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1.4.5 Advanced Topic: Putting Expressions into Different Forms

Complicated algebraic expressions can usually be written in many different ways. Mathematica provides a variety of functions for converting expressions from one form to another.

In many applications, the most common of these functions are Expand, Factor and Simplify. However, particularly when you have rational expressions that contain quotients, you may need to use other functions.

Functions for transforming algebraic expressions.

Here is a rational expression that can be written in many different forms.

In[1]:= e = (x - 1)^2 (2 + x) / ((1 + x) (x - 3)^2)

Out[1]=

Expand expands out the numerator, but leaves the denominator in factored form.

In[2]:= Expand[e]

Out[2]=

ExpandAll expands out everything, including the denominator.

In[3]:= ExpandAll[e]

Out[3]=

Together collects all the terms together over a common denominator.

In[4]:= Together[%]

Out[4]=

Apart breaks the expression apart into terms with simple denominators.

In[5]:= Apart[%]

Out[5]=

Factor factors everything, in this case reproducing the original form.

In[6]:= Factor[%]

Out[6]=

According to Simplify, this is the simplest way to write the original expression.

In[7]:= Simplify[e]

Out[7]=

Getting expressions into the form you want is something of an art. In most cases, it is best simply to experiment, trying different transformations until you get what you want. Often you will be able to use palettes in the front end to do this.

When you have an expression with a single variable, you can choose to write it as a sum of terms, a product, and so on. If you have an expression with several variables, there is an even wider selection of possible forms. You can, for example, choose to group terms in the expression so that one or another of the variables is "dominant".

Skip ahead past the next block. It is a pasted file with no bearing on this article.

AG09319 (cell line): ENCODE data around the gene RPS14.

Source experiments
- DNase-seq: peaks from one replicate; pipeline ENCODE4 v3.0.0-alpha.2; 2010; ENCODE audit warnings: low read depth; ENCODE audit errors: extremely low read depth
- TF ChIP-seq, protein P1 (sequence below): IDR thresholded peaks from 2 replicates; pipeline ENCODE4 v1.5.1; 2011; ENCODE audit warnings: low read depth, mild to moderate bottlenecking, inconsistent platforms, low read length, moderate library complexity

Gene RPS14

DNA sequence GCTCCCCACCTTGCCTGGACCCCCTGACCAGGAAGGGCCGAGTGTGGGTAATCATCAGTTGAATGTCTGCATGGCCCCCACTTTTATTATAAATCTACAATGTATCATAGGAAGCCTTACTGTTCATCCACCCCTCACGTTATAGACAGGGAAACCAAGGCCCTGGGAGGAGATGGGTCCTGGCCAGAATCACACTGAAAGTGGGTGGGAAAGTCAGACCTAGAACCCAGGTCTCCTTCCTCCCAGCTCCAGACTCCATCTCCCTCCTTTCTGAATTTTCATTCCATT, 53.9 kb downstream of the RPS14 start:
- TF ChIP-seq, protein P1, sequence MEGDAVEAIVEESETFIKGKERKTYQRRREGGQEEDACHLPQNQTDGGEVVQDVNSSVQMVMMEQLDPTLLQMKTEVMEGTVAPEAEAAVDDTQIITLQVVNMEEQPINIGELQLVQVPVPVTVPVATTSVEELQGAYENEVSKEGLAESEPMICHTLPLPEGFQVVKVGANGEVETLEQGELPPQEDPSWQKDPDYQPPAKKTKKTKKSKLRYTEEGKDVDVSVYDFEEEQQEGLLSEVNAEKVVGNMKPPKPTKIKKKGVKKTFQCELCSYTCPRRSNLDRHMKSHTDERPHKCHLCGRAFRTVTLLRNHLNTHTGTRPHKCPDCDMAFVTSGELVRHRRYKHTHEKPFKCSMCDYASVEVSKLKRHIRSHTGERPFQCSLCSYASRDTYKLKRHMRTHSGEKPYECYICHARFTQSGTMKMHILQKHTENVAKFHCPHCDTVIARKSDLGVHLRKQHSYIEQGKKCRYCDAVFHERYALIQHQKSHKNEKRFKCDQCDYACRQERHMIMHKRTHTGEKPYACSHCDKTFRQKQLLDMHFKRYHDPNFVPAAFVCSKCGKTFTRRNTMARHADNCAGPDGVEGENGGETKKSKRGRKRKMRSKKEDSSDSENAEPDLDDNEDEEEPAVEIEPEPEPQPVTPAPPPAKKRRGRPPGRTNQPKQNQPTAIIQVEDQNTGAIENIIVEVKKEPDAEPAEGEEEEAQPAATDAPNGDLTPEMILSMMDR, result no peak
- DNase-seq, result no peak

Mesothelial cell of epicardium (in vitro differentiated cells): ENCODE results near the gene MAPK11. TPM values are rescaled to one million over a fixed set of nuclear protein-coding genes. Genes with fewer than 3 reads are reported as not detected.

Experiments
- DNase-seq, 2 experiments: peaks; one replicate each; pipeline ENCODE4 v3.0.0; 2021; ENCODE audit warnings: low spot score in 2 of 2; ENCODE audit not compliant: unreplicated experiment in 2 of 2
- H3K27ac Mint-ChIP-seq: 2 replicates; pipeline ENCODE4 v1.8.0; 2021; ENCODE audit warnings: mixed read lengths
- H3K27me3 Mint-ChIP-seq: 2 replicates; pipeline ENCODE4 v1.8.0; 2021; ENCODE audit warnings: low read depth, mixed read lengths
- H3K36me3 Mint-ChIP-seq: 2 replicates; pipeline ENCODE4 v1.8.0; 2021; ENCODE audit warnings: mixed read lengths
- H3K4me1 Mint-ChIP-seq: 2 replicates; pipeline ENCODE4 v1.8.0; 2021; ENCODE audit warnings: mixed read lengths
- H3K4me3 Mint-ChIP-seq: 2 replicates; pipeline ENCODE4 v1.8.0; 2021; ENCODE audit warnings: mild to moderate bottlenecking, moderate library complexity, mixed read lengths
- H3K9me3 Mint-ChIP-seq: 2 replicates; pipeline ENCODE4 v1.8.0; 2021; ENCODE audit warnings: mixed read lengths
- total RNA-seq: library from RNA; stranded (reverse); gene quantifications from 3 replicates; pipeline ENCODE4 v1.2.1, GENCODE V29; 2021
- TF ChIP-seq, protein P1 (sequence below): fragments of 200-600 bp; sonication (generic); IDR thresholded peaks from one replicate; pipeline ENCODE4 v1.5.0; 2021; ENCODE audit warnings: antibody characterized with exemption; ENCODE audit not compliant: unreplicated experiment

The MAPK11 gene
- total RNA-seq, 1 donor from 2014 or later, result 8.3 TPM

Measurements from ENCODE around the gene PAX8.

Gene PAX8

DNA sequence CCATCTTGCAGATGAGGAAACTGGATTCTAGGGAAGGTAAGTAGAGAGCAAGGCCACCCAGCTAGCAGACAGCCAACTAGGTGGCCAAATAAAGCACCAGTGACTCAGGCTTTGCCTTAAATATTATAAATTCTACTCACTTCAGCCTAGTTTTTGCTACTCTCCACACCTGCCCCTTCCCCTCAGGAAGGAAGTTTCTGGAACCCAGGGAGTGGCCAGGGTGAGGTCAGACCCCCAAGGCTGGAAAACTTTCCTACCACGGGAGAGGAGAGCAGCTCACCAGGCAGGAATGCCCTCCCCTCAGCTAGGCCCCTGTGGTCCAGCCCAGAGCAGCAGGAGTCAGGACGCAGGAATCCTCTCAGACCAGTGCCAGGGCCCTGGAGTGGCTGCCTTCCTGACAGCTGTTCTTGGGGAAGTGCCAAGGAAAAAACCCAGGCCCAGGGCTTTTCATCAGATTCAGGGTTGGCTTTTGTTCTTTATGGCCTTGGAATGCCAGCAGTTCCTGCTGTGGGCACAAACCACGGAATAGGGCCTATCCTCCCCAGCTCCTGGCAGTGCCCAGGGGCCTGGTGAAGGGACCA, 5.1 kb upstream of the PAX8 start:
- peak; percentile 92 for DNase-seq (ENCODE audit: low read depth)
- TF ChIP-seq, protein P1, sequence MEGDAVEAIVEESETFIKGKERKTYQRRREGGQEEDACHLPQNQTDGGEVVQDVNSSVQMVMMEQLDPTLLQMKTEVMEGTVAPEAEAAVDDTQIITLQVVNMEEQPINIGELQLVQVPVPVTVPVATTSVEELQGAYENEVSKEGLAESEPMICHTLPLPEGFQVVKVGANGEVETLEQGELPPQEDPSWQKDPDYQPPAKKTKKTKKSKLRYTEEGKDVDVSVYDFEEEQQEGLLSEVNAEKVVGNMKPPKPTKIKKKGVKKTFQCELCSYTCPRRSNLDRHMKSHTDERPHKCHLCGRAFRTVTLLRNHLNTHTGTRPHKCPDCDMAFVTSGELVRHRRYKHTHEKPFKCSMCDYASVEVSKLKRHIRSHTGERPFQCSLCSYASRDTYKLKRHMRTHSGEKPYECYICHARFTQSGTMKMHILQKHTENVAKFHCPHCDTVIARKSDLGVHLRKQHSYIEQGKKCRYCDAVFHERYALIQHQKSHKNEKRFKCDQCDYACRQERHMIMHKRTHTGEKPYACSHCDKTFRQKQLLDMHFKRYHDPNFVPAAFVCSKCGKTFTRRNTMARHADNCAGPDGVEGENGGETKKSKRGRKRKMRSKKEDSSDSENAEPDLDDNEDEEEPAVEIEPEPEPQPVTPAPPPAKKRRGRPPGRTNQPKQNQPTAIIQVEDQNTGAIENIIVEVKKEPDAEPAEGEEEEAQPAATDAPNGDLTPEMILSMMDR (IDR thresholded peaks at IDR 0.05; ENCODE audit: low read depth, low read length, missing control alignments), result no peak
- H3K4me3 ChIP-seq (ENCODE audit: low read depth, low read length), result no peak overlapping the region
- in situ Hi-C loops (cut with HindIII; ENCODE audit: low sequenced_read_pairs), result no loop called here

Rearranging expressions in several variables.

Here is an algebraic expression in two variables.

In[8]:= v = Expand[(3 + 2 x)^2 (x + 2 y)^2]

Out[8]=

This groups together terms in v that involve the same power of x.

In[9]:= Collect[v, x]

Out[9]=

This groups together powers of y.

In[10]:= Collect[v, y]

Out[10]=

This factors out the piece that does not depend on y.

In[11]:= FactorTerms[v, y]

Out[11]=

As we have seen, even when you restrict yourself to polynomials and rational expressions, there are many different ways to write any particular expression. If you consider more complicated expressions, involving, for example, higher mathematical functions, the variety of possible forms becomes still greater. As a result, it is totally infeasible to have a specific function built into Mathematica to produce each possible form. Rather, Mathematica allows you to construct arbitrary sets of transformation rules for converting between different forms. Many Mathematica packages include such rules; the details of how to construct them for yourself are given in Section 2.4.

There are nevertheless a few additional built-in Mathematica functions for transforming expressions.

Some other functions for transforming expressions.

This expands out the trigonometric expression, writing it so that all functions have argument x.

In[12]:= TrigExpand[Tan[x] Cos[2x]]

Out[12]=

This uses trigonometric identities to generate a factored form of the expression.

In[13]:= TrigFactor[%]

Out[13]=

This reduces the expression by using multiple angles.

In[14]:= TrigReduce[%]

Out[14]=

This expands the sine assuming that x and y are both real.

In[15]:= ComplexExpand[ Sin[x + I y] ]

Out[15]=

This does the expansion allowing x and y to be complex.

In[16]:= ComplexExpand[ Sin[x + I y], {x, y} ]

Out[16]=

The transformations on expressions done by functions like Expand and Factor are always correct, whatever values the symbolic variables in the expressions may have. Sometimes, however, it is useful to perform transformations that are only correct for some possible values of symbolic variables. One such transformation is performed by PowerExpand.

Mathematica does not automatically expand out non-integer powers of products.

In[17]:= Sqrt[x y]

Out[17]=

PowerExpand does the expansion.

In[18]:= PowerExpand[%]

Out[18]=